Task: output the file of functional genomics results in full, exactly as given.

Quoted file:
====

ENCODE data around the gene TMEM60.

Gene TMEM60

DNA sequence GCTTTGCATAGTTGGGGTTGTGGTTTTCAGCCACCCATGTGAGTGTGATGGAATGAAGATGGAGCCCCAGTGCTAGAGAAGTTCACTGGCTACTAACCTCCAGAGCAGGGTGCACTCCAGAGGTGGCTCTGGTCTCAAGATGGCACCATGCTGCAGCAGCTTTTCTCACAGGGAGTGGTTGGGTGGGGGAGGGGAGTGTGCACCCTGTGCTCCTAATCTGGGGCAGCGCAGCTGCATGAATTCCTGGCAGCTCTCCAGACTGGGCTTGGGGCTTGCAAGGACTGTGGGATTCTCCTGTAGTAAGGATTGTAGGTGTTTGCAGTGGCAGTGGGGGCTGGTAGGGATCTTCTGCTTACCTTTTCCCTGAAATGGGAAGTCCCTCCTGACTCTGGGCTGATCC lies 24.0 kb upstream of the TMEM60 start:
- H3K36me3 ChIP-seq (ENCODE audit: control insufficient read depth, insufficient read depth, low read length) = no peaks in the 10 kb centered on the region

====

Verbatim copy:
ENCODE data around the gene TMEM60.

Gene TMEM60

DNA sequence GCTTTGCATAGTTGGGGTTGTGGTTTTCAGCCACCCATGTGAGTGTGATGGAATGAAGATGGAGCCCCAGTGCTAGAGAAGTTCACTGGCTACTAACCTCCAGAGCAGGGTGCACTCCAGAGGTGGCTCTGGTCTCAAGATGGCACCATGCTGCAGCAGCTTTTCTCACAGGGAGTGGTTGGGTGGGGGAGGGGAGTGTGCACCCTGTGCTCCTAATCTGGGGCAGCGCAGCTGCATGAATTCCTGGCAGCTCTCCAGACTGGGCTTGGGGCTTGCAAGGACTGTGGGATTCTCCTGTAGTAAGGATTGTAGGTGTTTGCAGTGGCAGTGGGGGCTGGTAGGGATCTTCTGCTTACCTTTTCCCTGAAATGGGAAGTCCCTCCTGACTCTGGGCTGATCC lies 24.0 kb upstream of the TMEM60 start:
- H3K36me3 ChIP-seq (ENCODE audit: control insufficient read depth, insufficient read depth, low read length) = no peaks in the 10 kb centered on the region